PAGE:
Simon Werner a disparu

Having the soundtrack for your debut feature made by Sonic Youth… how cool is that? Never mind that gimmick, is Simon Werner a disparu (or Lights out, which is – for some reason – the international title) a good film? Let’s review and find out.

The original title says it all: Simon Werner, student, has disappeared. Or has something happened to him? The film opens with a party to the tunes of Love Like Blood. After all, the film takes place in the early nineties. Because the film offers more than one perspective on what’s happened, Killing Joke‘s song features a couple of times – yet it didn’t get the same amount of press as Sonic Youth’s tracks. Not unsurprisingly so, because the band actually compared a full album of instrumental tracks for the movie. At the time of release who could predict Kim Gordon and Thurston Moore would break up and Simon Werner A Disparu OST might become the final Sonic Youth release?

Maybe I’m noticing this because my upcoming novel also exists of multi-perspective angles, but this seems to becoming quite the rage (I better hurry then with the rewrite or I’ll be accused of jumping on a bandwagon – never mind my having started working on it in 2009). Truth be told, unlike some of these movies, Simon Werner doesn’t always have the strongest stories for them to be retold again, but at its core there’s something much more frightening than the disappearance of a young man: teen anxiety. Set in an obviously not very poor neighbourhood, it’s all about being part of the group here. Thus for some, the school becomes a place with nice hideouts.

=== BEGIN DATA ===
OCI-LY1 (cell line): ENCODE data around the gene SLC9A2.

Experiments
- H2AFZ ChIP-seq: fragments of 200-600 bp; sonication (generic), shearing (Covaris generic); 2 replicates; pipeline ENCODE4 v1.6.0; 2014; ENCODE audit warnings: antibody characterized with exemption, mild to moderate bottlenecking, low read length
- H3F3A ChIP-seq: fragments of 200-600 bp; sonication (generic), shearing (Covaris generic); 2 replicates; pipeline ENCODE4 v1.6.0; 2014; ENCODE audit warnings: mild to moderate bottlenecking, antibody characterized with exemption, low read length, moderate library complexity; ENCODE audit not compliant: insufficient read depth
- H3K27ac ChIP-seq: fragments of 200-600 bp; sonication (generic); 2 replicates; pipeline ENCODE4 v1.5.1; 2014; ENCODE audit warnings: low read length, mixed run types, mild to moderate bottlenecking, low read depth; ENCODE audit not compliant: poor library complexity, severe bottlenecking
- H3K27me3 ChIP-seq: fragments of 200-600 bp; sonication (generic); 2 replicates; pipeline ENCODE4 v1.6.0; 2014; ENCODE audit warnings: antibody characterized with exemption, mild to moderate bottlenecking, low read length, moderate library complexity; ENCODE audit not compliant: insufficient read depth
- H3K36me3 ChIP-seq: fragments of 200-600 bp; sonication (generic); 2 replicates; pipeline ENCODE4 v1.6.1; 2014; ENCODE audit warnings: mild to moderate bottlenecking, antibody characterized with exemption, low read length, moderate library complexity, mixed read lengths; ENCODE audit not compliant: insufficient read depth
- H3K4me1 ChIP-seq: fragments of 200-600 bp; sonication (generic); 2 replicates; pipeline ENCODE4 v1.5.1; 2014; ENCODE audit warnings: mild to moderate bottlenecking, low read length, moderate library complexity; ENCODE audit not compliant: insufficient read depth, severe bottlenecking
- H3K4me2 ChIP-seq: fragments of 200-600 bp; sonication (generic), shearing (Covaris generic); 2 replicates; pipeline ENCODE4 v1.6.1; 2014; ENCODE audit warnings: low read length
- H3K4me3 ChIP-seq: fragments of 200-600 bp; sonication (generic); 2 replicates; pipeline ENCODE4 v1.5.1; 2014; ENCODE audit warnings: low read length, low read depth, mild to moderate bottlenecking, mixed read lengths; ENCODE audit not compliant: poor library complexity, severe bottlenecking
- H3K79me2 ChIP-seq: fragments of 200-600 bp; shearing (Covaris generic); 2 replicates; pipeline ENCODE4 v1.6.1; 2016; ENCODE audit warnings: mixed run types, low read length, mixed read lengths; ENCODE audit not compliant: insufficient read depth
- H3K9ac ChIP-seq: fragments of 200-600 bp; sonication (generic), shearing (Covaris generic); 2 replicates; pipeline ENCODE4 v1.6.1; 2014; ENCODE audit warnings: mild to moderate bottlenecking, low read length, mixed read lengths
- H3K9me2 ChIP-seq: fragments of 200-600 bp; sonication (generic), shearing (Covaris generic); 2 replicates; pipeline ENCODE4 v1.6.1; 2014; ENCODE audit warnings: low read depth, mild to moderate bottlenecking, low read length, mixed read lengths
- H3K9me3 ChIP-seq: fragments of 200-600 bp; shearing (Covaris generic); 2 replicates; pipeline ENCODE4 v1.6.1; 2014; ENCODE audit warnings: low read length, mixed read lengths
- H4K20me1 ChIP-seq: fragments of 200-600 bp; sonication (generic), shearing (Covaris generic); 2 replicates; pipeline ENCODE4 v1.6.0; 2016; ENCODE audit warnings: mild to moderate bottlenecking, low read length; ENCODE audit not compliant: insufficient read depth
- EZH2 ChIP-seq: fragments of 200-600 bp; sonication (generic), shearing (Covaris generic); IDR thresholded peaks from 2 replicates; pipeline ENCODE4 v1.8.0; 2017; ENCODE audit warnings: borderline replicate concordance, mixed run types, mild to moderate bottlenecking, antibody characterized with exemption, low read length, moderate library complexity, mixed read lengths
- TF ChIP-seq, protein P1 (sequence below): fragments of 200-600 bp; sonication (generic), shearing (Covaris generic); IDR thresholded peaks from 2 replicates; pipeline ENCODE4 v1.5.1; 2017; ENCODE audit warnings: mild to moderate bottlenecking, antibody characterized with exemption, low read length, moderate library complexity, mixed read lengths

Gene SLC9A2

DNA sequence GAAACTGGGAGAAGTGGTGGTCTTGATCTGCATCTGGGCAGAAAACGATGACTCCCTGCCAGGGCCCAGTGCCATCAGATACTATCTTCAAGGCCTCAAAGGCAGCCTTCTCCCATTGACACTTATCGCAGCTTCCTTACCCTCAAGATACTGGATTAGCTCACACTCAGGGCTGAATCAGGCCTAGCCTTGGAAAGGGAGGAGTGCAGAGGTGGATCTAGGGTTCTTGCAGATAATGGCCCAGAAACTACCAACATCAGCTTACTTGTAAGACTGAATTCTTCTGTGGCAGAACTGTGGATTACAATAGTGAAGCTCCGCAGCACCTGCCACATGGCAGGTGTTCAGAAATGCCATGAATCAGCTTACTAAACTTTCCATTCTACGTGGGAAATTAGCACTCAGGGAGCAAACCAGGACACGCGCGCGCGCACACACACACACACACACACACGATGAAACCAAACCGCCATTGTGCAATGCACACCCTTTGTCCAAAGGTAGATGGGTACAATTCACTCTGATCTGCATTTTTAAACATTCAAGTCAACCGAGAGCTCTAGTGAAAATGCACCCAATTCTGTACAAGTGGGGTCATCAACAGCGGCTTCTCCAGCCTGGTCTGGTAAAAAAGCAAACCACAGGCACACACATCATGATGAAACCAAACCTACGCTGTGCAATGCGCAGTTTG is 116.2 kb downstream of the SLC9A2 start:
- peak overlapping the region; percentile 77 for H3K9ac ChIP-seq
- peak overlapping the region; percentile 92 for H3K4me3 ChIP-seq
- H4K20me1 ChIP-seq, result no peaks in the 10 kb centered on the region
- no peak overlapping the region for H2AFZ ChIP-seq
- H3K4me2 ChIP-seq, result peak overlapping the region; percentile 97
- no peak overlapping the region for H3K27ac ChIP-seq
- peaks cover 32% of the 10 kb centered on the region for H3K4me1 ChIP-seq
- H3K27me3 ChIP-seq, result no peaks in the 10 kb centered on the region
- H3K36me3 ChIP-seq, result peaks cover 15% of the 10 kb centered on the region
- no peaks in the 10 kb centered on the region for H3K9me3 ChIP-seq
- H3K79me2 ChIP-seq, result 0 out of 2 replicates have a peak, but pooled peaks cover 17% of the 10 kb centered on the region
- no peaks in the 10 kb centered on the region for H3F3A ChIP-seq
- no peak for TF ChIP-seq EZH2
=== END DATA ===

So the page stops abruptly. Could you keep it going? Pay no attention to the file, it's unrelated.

All that leads to only question: what has happened to Simon Werner? It looks quite likely that he hasn’t just disappeared, but if that’s the case, who knows more about the disappearance and possible murder? At the end of the movie, you’ll know this, but the ending left a lot of people with an uncomfortable feeling. Cult fans (especially those who’ve watched a giallo or two) will not be surprised that it isn’t always the most likely suspect who’s responsible for a (possible) crime. If that worries you, Simon Werner says more about you than about the 1990s. There’s lots of gossiping in the film and eccentric or asocial characters are just ready to be served as scapegoats. (Just like Alice seems born for the role of femme fatale.) And that is the true story behind Simon Werner’s disappearance. A simple whodunit, this is not.

Good movie, good soundtrack and a fair bit of nostalgia for the previous century. Are we content? Yes, we are. Have we mentioned that the film also looks good? No, not yet, but I’m sure you can come to that conclusion just by looking at the trailer below.


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